ANICT

Towards a sustainable research career with progression based on merit

Category Archives: ANICT in the press

Nature mentions ongoing ANICT survey

ANICT survey is available until 12H (GMT) of the 30th of April, in the following website: http://goo.gl/forms/Duxmi9fwL1.

All researchers (with connections to Portuguese Institutions) are invited to participate.

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Notícias na Science mencionam actividades da ANICT

O prestigioso jornal científico Science, publicou recentemente duas notícias onde se encontram referidas actividades da ANICT.  No artigo “Charting the careers of European researchers“, o antigo presidente da ANICT, Miguel Jorge, dá uma entrevista onde se refere à implementação do European Charter for Researchers  em Portugal, um assunto cuja implementação levou a cabo durante a sua presidência da ANICT. Em “Head of Portuguese science foundation leaves under a cloud“, a jornalista da Science foca a sua reportagem na demissão de Miguel Seabra, da presidência da FCT, recordando algumas das polémicas em que a FCT esteve envolvida nos últimos anos, com menção às actividades da ANICT no âmbito da problemática dos conflitos de interesse nos painéis de avaliação de bolsas individuais, problema que acabou por ser corrigido no último concurso levado a cabo pela FCT.

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“E que avalia os avaliadores?” – artigo de opinião no Público

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Nature cites ANICT during interview to the recently elected president of Science Europe

On a recent interview, conducted by Nature, to the recently elected president of Science Europe, Elizabeth Gibney questioned Professor Miguel Seabra about the problems on the  evaluation procedures for recruitment of researchers in Portugal, that ANICT reported on a previous letter to Nature.  Professor Miguel Seabra answer was not only evasive, but was also, we believe, unfair towards our efforts to promote transparency in the academic recruitment processes. We posted a reply to that interview on Nature web site, that we now transcribe here:

 

“On the 26th of March 2014, the three former presidents of the Portuguese Association of Science and Technology Researchers (ANICT) published a note on Nature, highlighting some of the most striking problems of the National scientific policy, especially to what concerns meritocracy or lack of it (Nature 507, 431 (2014)). A few days ago, on the 6th of June, Nature published an interview with the recently appointed Chairman of Science Europe, Prof. Miguel Seabra (currently President of the Portuguese Foundation for Science and Technology) (Nature, doi:10.1038/nature.2014.15328). On this interview for Nature, Prof. Miguel Seabra was confronted with Nature’s published ANICT comment (we attach an excerpt of this interview). His answer was totally evasive and remarkably unfair towards ANICT’s efforts to promote scientific research in Portugal towards the best international practices. We do strongly believe that a reply to his interview is required, especially now that Prof. Miguel Seabra is about to take a leading position on a very important European scientific entity. We do expect Science Europe to become an increasingly important scientific policy stakeholder in the forthcoming years as the ERA is gradually being consolidated across Europe.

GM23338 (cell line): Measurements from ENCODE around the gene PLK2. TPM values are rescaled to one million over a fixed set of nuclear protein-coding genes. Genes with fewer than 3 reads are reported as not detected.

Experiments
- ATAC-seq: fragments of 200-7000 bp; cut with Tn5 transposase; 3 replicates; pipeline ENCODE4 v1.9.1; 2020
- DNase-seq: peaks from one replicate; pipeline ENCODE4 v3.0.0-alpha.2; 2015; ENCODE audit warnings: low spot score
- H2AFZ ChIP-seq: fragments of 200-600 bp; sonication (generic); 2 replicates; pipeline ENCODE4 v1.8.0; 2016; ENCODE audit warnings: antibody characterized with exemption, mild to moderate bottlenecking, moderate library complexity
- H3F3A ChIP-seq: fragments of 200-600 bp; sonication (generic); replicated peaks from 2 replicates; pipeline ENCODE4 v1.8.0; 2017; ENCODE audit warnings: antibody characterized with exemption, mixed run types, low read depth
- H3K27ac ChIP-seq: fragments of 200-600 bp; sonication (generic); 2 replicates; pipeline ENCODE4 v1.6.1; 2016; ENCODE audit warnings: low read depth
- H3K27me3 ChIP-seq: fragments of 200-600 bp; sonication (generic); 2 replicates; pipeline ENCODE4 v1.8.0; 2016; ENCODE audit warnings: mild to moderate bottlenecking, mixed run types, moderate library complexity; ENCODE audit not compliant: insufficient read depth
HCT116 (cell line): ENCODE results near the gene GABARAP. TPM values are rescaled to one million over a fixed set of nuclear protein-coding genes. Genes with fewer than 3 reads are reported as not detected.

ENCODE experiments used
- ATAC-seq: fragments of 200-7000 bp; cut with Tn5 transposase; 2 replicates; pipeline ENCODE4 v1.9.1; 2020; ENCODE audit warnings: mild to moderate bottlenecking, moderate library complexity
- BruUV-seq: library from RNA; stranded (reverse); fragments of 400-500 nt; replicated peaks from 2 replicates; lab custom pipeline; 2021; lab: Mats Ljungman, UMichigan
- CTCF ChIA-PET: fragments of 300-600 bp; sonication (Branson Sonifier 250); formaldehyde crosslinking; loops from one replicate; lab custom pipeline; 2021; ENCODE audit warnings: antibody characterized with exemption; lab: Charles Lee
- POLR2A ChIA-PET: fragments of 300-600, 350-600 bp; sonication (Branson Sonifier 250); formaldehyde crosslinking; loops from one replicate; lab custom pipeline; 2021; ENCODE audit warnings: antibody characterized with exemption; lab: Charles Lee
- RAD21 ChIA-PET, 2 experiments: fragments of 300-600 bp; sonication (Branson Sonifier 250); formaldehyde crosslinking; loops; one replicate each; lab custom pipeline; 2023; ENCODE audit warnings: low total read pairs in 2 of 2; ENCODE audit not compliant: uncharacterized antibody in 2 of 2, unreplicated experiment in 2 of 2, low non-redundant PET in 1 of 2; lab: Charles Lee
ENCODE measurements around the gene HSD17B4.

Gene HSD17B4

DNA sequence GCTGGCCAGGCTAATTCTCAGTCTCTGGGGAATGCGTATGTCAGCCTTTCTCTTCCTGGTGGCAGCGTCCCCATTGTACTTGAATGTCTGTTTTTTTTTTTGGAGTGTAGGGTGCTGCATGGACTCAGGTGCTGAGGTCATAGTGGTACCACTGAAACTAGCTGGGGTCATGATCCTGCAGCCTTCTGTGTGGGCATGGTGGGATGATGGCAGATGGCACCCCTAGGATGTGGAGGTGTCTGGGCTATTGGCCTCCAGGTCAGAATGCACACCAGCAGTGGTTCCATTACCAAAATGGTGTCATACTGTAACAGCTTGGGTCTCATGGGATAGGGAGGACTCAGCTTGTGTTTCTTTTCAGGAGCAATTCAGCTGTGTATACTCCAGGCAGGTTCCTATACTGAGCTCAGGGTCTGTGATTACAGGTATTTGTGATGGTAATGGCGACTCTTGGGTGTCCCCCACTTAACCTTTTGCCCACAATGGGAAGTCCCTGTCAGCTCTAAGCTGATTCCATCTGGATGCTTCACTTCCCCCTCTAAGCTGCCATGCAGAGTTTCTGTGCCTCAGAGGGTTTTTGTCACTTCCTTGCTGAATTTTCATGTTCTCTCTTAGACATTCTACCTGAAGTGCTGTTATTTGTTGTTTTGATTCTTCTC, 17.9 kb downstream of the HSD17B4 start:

Nuno Cerca (U.Minho, PT), João Lopes (U.Lisbon, PT), Miguel Jorge (U.Strathclyde, UK)”

 

You can read the full interview at Nature website: http://www.nature.com/news/new-science-europe-head-questions-centralized-approach-to-research-1.15328

 

Research problems in Portugal run deep (in Nature (2014) 507, 431)

ANICT has recently assessed the transparency of the National PhD and post-doc fellowship competition and quantified the lack of transparency in the process.The full report (in Portuguese) can be downloaded here. An opinion article was submited to Nature and is available at http://www.nature.com/nature/journal/v507/n7493/full/507431e.html

The text is as follows:

“As founders of the Portuguese National Association of Researchers in Science and Technology (ANICT), we believe that research problems in the country run deeper than just funding (see Nature 507, 306; 2014).Evaluation procedures for recruitment, career progression and funding allocation are in need of fundamental reform. They must become more transparent and be based solely on merit. Selection for nationally funded PhD and postdoc scholarships, for example, is beset by conflicting interests and insufficient transparency (see http://www.anict.pt). The recent cuts in scholarship numbers have exacerbated these factors. Currently, merit has little influence on career stability or advancement. Many researchers, even team leaders with students and ongoing grants, are being driven to leave the country because of their non-renewable, short-term contracts.Instead of bickering and passing the buck, Portugal’s politicians need to agree on long-term plans to foster and retain the country’s talented young researchers.
Nuno Cerca University of Minho, Braga, Portugal.
João Lopes University of Lisbon, Portugal.
Miguel Jorge University of Strathclyde, Glasgow, UK”

 

 

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